The intermediate appellate courts of the federal system. Federal District Court Decisions are appellable here.

    Formerly known as the Circuit Courts.

    Organized territorially by groups of states.
  17. How many circuits are there in the federal system for courts of appeal and what are their jurisdictions?

    • First Circuit through Eleventh Circuit
    • Twelfth is the Court of Appeals for the District of Columbia
    • Thirteenth is Court of Appeals for the Federal Circuit

    Jurisdiction of the first 12 are based on geography, while the last is based on subject matter.
  18. Highest court in the federal system and what type of jurisdiction does it have?
    US Supreme Court.

    Has original jurisdiction for very few cases (mostly action between states),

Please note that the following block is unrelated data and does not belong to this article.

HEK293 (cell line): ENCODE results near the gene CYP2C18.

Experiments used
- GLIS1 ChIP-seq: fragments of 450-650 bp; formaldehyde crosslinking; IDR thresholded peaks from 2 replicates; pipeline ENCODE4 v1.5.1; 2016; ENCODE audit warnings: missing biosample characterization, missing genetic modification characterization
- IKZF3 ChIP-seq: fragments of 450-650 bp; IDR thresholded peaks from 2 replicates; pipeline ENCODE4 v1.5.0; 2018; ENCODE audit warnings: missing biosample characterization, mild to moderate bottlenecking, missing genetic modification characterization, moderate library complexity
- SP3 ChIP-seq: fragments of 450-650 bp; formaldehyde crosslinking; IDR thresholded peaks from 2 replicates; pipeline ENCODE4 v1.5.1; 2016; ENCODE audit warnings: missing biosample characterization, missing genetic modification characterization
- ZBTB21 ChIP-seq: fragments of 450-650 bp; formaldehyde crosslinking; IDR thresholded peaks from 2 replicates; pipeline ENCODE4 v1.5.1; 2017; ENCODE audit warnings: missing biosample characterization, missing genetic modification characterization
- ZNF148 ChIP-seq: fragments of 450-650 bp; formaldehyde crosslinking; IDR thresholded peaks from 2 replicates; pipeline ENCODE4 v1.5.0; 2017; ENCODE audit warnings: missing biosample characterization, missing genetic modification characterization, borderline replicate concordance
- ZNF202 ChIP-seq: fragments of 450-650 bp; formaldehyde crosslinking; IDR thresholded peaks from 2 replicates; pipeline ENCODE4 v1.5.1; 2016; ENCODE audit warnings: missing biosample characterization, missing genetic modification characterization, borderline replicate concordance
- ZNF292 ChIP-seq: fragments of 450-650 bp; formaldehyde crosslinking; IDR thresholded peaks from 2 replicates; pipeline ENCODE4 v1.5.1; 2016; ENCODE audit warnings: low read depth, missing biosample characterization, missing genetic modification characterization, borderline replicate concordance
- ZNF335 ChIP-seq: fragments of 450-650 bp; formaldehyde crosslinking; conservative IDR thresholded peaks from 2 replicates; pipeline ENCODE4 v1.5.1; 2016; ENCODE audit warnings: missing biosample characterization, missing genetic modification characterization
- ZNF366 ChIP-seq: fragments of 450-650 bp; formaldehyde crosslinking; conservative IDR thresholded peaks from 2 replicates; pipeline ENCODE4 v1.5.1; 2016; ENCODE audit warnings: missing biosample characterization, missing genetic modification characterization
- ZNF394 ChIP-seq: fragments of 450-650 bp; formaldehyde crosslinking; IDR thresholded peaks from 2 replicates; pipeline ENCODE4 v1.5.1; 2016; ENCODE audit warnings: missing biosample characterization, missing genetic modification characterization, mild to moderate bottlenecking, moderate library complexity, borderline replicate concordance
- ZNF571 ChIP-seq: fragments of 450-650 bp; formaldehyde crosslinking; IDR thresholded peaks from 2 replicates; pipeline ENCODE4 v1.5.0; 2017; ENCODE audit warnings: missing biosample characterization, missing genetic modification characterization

Otherwise the Supreme Court's jurisdiction is appellate. Has appellate jurisdiction of cases originating in the lower federal courts, and in certain types of cases originating in state courts.
  19. Procedure for Court of Appeals review of District Court decisions is by...
    appeal or, in unusual cases, by extraordinary writ.
  20. Procedure for appellate review by the Supreme Court is by...
    writ of certiorari in virtually all cases.

    The choice of which cases to review is entirely in the Supreme Court's discretion.

    In practice, the Supreme Court uses its power of appellate review to decide important or unsettled questions of federal law rather than to correct errors of the lower courts.
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Civ Pro - Structure of the Court System